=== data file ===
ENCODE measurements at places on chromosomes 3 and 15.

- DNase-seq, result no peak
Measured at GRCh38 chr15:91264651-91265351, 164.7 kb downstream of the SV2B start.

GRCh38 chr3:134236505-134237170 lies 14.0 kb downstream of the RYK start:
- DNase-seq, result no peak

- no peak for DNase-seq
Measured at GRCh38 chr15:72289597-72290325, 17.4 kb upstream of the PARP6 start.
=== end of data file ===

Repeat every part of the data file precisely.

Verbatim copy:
ENCODE measurements at places on chromosomes 3 and 15.

- DNase-seq, result no peak
Measured at GRCh38 chr15:91264651-91265351, 164.7 kb downstream of the SV2B start.

GRCh38 chr3:134236505-134237170 lies 14.0 kb downstream of the RYK start:
- DNase-seq, result no peak

- no peak for DNase-seq
Measured at GRCh38 chr15:72289597-72290325, 17.4 kb upstream of the PARP6 start.